Cyber Threats to the Canadian Medical Research Community during the COVID-19 Pandemic: Awareness and Recommended Mitigation Measures

News

Published: 19Mar2020

The Canadian Centre for Cyber Security assesses that the COVID-19 pandemic presents an elevated level of risk to the cyber security of the medical research community in Canada. Cyber criminals and other threat actors that utilize malware and ransomware to exploit organizations may leverage the increased pressure placed on these organizations as a method of extracting ransom payments or masking compromises aimed at the theft of intellectual property and/or other sensitive data amidst the existing environment of uncertainty. The Cyber Centre therefore recommends that all organizations in the medical research community remain vigilant and take the time to ensure that they are engaged in cyber defense best practices.

While this Alert highlights risks to the medical research community in Canada during the COVID-19 crisis, all Canadian businesses are advised to consider the following advice and guidance from the Cyber Centre.

 

Details

The Cyber Centre assesses that the COVID-19 pandemic presents an elevated level of risk to the cyber security of the Canadian medical research community at a time when the impact a cyber incident could be heightened. Specifically:

- Sophisticated threat actors may attempt to steal the intellectual property (IP) of organizations engaged in research and development related to COVID-19; and

- Cyber criminals may take advantage of the COVID-19 pandemic, using it as leverage to extract payments from ransomware victim organizations within the medical research community.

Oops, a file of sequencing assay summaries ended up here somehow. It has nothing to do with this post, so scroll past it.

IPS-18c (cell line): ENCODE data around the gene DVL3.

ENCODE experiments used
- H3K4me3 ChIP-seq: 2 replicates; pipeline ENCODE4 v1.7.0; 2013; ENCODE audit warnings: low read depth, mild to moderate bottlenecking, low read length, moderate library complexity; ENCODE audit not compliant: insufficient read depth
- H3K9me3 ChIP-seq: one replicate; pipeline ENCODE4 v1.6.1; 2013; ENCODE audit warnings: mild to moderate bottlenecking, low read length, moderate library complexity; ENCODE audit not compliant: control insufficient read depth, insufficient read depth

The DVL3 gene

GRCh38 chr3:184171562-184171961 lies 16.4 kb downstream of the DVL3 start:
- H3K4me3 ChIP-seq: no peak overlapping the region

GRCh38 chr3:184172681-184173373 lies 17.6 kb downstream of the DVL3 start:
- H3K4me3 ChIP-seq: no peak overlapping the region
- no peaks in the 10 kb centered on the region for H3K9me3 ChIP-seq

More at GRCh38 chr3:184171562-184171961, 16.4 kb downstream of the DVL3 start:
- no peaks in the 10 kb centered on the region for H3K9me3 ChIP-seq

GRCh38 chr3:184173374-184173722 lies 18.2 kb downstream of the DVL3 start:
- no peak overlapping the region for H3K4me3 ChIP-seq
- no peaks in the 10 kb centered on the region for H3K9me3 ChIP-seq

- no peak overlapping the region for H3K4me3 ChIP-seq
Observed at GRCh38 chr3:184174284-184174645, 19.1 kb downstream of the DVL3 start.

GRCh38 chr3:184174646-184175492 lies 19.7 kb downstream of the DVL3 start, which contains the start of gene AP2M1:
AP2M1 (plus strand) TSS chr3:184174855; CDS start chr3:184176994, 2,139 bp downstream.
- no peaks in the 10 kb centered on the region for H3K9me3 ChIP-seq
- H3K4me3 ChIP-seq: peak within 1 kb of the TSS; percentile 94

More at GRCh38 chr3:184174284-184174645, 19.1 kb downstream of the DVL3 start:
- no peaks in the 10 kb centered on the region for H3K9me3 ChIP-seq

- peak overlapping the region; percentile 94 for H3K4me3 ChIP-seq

Sophisticated Threat Actors

Sophisticated threat actors may choose to target Canadian organizations within the medical research community in order to gain intelligence on COVID-19 response efforts, ongoing key research towards a vaccine or other medical remedies, potential political responses to the crisis, or other topics of interest to the threat actor. Both private and public medical research organizations in Canada should be extra vigilant in order to detect attempted compromises by sophisticated threat actors. Attempts to compromise an organization by a sophisticated threat actor may leverage social engineering, spear-phishing campaigns, critical vulnerabilities, compromised credentials or a combination of these and other threat vectors.

 

Ransomware

The impact of a ransomware incident on Canadian organizations within the medical research community during the COVID-19 pandemic could be more severe than if it were to occur in a non-crisis environment. It is therefore recommended that organizations take extra care in identifying, as early as feasible, vulnerabilities and possible compromises that may lead to ransomware being deployed. The Cyber Centre strongly advises that all organizations become familiar with and practice their business continuity plans, including restoring files from back-ups and moving key business elements to a back-up infrastructure.

 

MITIGATION

In view of these risks, the Cyber Centre recommends that all Canadian organizations within the medical research community take the time to ensure that they are actively engaged in cyber defense best practices.

 

Special consideration should be given to the following areas:

- Stay aware of ongoing phishing activities related to COVID-19.

o https://cyber.gc.ca/en/guidance/cyber-hygiene-covid-19

 

- Employees working from home could put a strain on telework services. Ensure appropriate security policies have been put in place, and monitor logs for malicious activity.

o https://www.cyber.gc.ca/en/guidance/telework-security-issues-itsap10016

o https://www.cyber.gc.ca/en/guidance/virtual-private-networks-itsap80101

 

- Remember to always keep in mind these top 10 security actions:

o https://cyber.gc.ca/en/top-10-it-security-actions

 

- Review recently published Alerts and Advisories highlighting vulnerabilities that may affect your environment.

o https://cyber.gc.ca/en/alerts-advisories

 

- Organizations that do not have a robust cyber defense capability may wish to consider consulting with private vendors of such services.

 

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